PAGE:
Nissan and Greg Kelly, a former director at the firm who was arrested along with Ghosn but has since been released on bail, were also indicted Friday on fresh allegations of financial misconduct.
Ghosn was initially arrested on November 19 last year for allegedly understating about 5 billion yen (45 million dollars) of his 10-billion-yen compensation during the five years through March 2015.
Tokyo prosecutors charged former Nissan Motor Co.
The 64-year-old was charged on Friday with aggravated breach of trust for temporarily transferring personal investment losses to Nissan in 2008, and for understating his compensation for three fiscal years through March 2018, according to the Tokyo District Court.
However, in one piece of rare positive news for the once-revered tycoon, the Tokyo District Court turned down a prosecutors' bid to prevent family visits, meaning he should be allowed contact with his loved ones.
A request filed the same day by his lawyers to end his detention was rejected. Nissan has also accused Ghosn of misusing company funds, including over homes from Brazil to Lebanon and hiring his sister on an advisory contract.
Last month, he was indicted for under-reporting his income for an earlier period.
Ghosn's lawyers have filed a bail application but acknowledged that his detention would most likely continue until trial.
Kelly, in contrast, was released on bail on December 25 and his lawyer said Friday he has since undergone surgery for spinal stenosis at a hospital in Ibaraki Prefecture and moved to a residence approved by the court.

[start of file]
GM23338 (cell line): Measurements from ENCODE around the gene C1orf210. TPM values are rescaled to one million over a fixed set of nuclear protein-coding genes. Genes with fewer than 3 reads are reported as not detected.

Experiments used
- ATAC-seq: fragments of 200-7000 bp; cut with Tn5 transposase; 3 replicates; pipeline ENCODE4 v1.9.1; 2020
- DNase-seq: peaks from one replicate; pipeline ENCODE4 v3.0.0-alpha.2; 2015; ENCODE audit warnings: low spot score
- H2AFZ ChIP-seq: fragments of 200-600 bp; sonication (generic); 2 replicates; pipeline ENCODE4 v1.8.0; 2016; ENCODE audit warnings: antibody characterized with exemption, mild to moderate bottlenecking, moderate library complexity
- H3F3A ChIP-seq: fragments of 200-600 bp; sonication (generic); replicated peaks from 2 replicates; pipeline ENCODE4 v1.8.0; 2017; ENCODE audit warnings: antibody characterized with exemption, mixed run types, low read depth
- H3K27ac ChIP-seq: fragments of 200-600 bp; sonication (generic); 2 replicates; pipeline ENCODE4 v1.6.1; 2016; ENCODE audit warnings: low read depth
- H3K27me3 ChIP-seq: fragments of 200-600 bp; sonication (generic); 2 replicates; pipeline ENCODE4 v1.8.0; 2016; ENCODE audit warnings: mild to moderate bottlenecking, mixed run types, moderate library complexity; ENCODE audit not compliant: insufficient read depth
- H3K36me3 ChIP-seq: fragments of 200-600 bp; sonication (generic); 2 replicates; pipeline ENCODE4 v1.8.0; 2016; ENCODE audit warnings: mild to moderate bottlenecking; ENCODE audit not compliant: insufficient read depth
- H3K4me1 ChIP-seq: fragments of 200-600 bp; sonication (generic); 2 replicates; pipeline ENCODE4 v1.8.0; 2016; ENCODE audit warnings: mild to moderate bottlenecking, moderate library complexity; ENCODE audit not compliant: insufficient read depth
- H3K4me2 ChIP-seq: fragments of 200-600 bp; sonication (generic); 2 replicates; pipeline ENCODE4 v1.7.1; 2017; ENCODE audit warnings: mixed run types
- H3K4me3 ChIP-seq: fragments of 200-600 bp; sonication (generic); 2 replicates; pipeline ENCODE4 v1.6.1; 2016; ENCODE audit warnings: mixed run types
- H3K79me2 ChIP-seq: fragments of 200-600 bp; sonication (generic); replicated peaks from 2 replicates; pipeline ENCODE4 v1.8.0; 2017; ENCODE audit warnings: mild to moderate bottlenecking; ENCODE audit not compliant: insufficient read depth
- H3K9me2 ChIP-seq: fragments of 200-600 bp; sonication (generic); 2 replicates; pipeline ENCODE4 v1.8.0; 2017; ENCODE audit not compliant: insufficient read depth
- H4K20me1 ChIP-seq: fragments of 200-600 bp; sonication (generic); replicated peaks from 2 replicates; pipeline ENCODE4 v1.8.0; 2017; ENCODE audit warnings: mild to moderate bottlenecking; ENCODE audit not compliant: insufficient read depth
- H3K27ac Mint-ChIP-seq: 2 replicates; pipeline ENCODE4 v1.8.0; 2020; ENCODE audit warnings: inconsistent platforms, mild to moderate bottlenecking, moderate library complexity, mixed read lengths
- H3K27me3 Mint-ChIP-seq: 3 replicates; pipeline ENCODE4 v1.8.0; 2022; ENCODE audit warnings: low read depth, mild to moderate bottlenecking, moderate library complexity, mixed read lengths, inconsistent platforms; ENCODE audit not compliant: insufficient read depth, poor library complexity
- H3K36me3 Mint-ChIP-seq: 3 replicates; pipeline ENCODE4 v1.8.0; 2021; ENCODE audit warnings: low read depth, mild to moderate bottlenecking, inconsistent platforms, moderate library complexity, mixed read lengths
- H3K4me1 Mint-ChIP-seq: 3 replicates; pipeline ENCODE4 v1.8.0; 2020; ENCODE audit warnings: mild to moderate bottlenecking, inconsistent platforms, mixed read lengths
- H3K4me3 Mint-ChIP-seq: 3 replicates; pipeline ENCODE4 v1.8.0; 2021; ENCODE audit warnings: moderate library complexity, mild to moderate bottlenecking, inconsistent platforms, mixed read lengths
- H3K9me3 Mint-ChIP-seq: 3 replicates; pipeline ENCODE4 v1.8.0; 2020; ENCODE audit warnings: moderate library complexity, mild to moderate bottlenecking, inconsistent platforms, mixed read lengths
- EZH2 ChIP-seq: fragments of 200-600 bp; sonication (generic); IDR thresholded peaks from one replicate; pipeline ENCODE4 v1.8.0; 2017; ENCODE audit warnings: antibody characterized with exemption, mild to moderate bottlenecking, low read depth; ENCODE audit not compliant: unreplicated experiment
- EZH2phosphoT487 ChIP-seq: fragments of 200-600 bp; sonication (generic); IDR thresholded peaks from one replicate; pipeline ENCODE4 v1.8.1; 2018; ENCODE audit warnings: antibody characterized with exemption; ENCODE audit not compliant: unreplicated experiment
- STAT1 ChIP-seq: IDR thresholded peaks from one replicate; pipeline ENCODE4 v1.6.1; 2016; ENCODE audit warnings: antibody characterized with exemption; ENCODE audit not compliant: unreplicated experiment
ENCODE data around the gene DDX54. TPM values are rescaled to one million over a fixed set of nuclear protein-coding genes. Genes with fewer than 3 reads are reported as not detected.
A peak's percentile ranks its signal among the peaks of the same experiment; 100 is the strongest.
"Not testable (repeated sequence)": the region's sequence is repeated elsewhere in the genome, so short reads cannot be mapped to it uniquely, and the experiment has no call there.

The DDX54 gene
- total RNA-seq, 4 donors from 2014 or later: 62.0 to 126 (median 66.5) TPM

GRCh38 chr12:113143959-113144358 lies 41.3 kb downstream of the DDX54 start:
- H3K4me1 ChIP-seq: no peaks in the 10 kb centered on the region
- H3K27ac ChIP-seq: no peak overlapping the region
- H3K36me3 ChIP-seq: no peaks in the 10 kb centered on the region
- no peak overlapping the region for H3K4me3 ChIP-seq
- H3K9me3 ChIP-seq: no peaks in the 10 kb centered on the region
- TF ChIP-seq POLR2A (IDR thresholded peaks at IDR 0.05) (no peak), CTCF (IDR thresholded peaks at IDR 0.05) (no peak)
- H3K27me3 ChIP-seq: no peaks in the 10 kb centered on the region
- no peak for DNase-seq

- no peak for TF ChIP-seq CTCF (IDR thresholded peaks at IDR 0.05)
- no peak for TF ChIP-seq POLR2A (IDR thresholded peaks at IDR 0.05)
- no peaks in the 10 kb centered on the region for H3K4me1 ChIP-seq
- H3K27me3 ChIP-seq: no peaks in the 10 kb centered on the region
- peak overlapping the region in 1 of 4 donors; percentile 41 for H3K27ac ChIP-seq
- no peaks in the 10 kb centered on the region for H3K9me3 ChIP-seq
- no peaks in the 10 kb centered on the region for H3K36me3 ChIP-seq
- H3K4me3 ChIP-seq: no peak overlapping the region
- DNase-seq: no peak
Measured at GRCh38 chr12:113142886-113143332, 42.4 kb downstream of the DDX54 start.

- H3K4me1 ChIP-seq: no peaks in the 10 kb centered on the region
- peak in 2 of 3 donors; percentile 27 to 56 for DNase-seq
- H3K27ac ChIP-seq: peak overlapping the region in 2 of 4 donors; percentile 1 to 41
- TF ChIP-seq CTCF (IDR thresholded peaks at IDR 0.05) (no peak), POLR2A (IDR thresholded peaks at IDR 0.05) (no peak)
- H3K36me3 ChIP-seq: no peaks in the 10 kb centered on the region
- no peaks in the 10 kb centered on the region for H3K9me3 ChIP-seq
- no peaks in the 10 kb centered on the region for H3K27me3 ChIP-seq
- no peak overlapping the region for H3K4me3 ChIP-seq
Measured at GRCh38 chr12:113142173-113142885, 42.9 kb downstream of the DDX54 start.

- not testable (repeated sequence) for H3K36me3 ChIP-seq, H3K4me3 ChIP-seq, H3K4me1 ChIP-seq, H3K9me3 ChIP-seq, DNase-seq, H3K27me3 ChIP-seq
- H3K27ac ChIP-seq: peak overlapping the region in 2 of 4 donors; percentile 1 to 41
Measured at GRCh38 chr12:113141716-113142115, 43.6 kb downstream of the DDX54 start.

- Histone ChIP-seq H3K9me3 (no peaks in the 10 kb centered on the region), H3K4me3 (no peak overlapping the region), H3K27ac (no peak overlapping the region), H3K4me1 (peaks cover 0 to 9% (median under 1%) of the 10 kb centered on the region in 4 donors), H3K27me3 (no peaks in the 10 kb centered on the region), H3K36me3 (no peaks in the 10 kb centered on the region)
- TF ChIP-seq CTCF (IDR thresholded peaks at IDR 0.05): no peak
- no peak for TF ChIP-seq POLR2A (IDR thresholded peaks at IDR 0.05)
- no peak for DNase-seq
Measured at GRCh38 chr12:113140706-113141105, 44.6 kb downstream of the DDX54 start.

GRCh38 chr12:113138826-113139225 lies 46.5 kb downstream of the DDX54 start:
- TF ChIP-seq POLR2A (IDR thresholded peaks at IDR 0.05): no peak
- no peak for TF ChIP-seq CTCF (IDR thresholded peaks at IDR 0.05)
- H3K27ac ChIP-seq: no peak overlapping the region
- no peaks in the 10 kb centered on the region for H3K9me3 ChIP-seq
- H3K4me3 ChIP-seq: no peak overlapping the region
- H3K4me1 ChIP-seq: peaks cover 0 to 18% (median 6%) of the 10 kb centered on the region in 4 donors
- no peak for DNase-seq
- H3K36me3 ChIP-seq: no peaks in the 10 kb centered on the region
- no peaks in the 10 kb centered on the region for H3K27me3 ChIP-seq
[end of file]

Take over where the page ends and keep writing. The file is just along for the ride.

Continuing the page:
The arrest and detention of Ghosn, once among the most celebrated executives in Japan, has sparked worldwide criticism of Japan's justice system, which effectively allows suspects to be held indefinitely and questioned without a lawyer present. Prosecutors have the right to appeal to a court to extend the detention.
His wife Carole Ghosn has issued a statement expressing concern over his illness. Suspects are often re-arrested on suspicion of new charges periodically to keep them in custody while prosecutors attempt to build a case, and bail is the exception more than the rule.
"I look forward to continuing to assist Nissan in its investigations", Munoz said in the post.
At the court, Ghosn said his actions were backed by managers inside the company as well as external lawyers. "We are fearful and very anxious his recovery will be complicated while he continues to endure such harsh conditions and unfair treatment".
Visits from lawyers, family and friends are strictly controlled by prosecutors in Japan, making it hard for suspects to establish a defense or give their side of the story to the media.
Renault said in a statement Thursday that an internal investigation found all payments to its board members in 2017 and 2018 were in compliance with the law and "free from any fraud".
According to one of his lawyers, Ghosn developed a high fever earlier this week while in detention, but his health has improved.